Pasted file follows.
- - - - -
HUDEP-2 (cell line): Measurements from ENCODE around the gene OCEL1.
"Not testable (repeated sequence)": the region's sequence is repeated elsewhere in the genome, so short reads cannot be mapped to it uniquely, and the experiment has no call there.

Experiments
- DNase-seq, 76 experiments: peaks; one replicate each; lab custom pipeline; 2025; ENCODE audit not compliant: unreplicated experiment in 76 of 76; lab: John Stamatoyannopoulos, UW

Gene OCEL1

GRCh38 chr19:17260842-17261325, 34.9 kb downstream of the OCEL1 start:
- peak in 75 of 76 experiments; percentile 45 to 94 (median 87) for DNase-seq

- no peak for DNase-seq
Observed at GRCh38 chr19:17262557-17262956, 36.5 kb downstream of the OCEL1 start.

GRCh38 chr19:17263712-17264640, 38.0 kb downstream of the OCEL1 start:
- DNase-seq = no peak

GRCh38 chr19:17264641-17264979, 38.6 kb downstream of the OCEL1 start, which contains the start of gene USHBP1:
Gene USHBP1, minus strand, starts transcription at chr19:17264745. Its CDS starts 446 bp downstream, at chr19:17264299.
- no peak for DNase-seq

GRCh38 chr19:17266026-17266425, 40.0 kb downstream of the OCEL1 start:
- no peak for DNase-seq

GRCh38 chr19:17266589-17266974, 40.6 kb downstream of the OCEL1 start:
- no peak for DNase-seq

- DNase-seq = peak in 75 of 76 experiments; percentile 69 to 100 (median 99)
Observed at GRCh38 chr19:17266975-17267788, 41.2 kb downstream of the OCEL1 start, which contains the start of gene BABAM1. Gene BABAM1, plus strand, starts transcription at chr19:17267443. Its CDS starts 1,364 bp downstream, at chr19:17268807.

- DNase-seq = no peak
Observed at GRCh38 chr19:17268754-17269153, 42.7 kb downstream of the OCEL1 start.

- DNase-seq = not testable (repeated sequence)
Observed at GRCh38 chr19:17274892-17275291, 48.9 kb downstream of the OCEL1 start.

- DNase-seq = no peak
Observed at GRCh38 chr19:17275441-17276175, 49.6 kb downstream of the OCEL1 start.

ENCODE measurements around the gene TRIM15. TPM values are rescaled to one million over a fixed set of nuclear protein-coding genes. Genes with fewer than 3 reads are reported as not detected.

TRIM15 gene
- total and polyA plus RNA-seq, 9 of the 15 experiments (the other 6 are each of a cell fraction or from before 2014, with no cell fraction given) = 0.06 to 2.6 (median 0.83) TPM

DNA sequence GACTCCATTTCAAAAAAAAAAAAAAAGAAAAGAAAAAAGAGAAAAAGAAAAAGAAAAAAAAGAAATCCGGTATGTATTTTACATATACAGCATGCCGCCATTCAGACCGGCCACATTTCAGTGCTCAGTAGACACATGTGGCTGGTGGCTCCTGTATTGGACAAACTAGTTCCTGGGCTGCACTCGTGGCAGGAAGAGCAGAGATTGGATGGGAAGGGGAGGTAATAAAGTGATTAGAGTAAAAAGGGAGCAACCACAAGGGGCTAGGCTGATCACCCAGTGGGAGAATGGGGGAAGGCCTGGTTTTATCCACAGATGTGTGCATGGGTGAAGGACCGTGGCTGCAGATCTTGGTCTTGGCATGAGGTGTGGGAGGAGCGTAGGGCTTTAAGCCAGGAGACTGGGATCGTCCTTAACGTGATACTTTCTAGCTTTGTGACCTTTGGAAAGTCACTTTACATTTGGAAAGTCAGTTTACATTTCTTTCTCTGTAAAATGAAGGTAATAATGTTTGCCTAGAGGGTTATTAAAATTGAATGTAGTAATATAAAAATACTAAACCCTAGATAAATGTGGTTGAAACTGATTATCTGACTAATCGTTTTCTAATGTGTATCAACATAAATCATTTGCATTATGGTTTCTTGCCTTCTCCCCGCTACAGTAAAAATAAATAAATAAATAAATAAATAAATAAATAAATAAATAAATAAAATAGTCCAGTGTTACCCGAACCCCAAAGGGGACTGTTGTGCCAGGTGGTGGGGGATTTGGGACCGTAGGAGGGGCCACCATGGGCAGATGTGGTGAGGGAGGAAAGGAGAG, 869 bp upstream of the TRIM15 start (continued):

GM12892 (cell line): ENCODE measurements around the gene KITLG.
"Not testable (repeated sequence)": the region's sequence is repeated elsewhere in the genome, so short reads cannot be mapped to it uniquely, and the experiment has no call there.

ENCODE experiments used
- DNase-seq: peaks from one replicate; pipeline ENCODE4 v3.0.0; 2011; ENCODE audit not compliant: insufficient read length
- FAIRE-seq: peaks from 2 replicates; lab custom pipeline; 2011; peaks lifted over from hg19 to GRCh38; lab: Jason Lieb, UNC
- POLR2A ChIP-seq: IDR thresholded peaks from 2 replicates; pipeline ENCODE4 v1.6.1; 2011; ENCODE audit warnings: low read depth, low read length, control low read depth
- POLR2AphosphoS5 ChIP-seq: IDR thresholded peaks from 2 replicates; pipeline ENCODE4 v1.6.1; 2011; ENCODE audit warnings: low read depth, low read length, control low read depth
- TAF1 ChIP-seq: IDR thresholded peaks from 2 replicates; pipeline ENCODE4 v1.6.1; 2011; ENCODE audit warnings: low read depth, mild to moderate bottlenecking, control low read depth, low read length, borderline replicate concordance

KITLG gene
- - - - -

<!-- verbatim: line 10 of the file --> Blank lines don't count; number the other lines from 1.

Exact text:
GRCh38 chr19:17263712-17264640, 38.0 kb downstream of the OCEL1 start: